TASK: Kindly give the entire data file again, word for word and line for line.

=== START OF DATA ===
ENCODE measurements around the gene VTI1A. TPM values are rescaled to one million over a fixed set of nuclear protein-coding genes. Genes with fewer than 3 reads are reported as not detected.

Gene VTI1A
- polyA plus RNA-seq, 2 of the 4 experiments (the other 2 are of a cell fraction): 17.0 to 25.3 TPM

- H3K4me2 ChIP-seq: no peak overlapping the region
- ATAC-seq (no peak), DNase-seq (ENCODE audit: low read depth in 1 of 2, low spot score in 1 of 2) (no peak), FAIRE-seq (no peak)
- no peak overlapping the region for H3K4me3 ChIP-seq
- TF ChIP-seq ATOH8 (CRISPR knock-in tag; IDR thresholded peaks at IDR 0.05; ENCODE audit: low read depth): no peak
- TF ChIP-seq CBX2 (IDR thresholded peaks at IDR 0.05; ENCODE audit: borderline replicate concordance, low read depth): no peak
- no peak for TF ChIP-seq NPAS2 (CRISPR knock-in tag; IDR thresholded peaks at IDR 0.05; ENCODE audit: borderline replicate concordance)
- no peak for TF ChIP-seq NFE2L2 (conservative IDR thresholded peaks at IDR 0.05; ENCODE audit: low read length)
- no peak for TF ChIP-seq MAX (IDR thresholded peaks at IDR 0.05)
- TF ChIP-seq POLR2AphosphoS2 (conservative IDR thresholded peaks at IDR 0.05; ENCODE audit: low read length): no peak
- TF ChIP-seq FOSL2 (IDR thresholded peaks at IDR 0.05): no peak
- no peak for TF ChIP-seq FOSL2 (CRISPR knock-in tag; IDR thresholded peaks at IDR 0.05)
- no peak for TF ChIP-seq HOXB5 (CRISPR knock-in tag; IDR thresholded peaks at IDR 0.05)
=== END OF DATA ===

ENCODE measurements around the gene VTI1A. TPM values are rescaled to one million over a fixed set of nuclear protein-coding genes. Genes with fewer than 3 reads are reported as not detected.

Gene VTI1A
- polyA plus RNA-seq, 2 of the 4 experiments (the other 2 are of a cell fraction): 17.0 to 25.3 TPM

- H3K4me2 ChIP-seq: no peak overlapping the region
- ATAC-seq (no peak), DNase-seq (ENCODE audit: low read depth in 1 of 2, low spot score in 1 of 2) (no peak), FAIRE-seq (no peak)
- no peak overlapping the region for H3K4me3 ChIP-seq
- TF ChIP-seq ATOH8 (CRISPR knock-in tag; IDR thresholded peaks at IDR 0.05; ENCODE audit: low read depth): no peak
- TF ChIP-seq CBX2 (IDR thresholded peaks at IDR 0.05; ENCODE audit: borderline replicate concordance, low read depth): no peak
- no peak for TF ChIP-seq NPAS2 (CRISPR knock-in tag; IDR thresholded peaks at IDR 0.05; ENCODE audit: borderline replicate concordance)
- no peak for TF ChIP-seq NFE2L2 (conservative IDR thresholded peaks at IDR 0.05; ENCODE audit: low read length)
- no peak for TF ChIP-seq MAX (IDR thresholded peaks at IDR 0.05)
- TF ChIP-seq POLR2AphosphoS2 (conservative IDR thresholded peaks at IDR 0.05; ENCODE audit: low read length): no peak
- TF ChIP-seq FOSL2 (IDR thresholded peaks at IDR 0.05): no peak
- no peak for TF ChIP-seq FOSL2 (CRISPR knock-in tag; IDR thresholded peaks at IDR 0.05)
- no peak for TF ChIP-seq HOXB5 (CRISPR knock-in tag; IDR thresholded peaks at IDR 0.05)